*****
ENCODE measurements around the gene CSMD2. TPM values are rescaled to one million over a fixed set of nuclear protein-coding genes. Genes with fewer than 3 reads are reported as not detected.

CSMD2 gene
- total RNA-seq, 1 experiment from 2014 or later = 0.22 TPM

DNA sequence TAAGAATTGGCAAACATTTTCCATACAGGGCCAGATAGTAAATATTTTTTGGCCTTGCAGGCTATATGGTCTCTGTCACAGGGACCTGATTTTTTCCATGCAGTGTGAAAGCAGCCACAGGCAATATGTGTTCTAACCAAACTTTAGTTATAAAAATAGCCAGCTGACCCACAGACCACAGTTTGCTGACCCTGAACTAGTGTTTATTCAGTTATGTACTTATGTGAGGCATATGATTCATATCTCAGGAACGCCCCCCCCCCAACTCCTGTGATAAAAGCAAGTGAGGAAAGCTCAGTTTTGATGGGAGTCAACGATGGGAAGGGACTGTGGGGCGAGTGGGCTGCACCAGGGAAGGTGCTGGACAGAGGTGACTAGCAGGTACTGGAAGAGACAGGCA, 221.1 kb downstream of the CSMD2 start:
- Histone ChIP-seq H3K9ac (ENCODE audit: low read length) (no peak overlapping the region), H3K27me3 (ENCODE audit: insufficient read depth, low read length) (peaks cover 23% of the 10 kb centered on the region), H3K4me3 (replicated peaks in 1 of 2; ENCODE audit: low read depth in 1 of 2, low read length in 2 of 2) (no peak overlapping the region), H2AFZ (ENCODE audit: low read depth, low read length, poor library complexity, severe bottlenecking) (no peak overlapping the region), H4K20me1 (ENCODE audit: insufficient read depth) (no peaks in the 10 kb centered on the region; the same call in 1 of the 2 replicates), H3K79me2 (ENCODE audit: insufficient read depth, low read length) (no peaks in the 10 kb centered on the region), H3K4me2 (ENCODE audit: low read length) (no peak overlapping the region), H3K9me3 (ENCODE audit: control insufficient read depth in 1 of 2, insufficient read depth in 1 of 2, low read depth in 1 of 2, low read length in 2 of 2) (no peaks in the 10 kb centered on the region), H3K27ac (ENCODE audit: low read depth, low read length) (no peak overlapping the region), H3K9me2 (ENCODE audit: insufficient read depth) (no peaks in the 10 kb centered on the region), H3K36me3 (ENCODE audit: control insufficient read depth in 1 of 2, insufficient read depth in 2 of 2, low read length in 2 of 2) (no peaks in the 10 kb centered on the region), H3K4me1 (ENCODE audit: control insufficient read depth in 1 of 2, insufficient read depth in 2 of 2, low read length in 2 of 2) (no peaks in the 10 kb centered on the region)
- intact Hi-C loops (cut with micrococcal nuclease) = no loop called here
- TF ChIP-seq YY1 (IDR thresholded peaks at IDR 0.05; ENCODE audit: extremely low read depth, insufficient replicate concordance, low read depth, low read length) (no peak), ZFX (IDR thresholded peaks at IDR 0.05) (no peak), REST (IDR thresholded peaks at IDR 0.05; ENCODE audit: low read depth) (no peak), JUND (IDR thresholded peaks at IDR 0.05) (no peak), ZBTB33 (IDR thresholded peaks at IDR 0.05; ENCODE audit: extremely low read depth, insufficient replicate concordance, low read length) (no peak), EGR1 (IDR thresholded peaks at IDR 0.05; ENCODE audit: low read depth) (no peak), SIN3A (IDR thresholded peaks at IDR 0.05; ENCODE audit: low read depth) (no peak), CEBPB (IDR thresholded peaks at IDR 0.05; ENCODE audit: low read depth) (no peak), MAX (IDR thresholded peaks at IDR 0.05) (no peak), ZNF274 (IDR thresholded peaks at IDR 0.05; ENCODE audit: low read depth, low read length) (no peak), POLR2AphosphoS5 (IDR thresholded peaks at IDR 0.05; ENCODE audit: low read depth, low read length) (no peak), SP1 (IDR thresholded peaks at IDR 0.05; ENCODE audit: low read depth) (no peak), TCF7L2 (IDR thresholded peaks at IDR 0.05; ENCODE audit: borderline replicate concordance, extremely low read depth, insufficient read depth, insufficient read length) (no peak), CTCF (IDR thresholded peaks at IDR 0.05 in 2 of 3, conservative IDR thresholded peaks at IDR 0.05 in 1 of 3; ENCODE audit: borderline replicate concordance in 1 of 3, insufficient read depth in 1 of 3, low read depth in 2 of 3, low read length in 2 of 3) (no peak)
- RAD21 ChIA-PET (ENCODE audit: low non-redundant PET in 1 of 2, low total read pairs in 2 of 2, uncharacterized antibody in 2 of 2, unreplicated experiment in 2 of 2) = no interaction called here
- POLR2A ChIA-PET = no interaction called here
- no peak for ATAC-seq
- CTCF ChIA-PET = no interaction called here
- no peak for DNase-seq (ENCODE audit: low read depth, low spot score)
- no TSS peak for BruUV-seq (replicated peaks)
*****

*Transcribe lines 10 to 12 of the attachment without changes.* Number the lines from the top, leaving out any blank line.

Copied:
- no peak for ATAC-seq
- CTCF ChIA-PET = no interaction called here
- no peak for DNase-seq (ENCODE audit: low read depth, low spot score)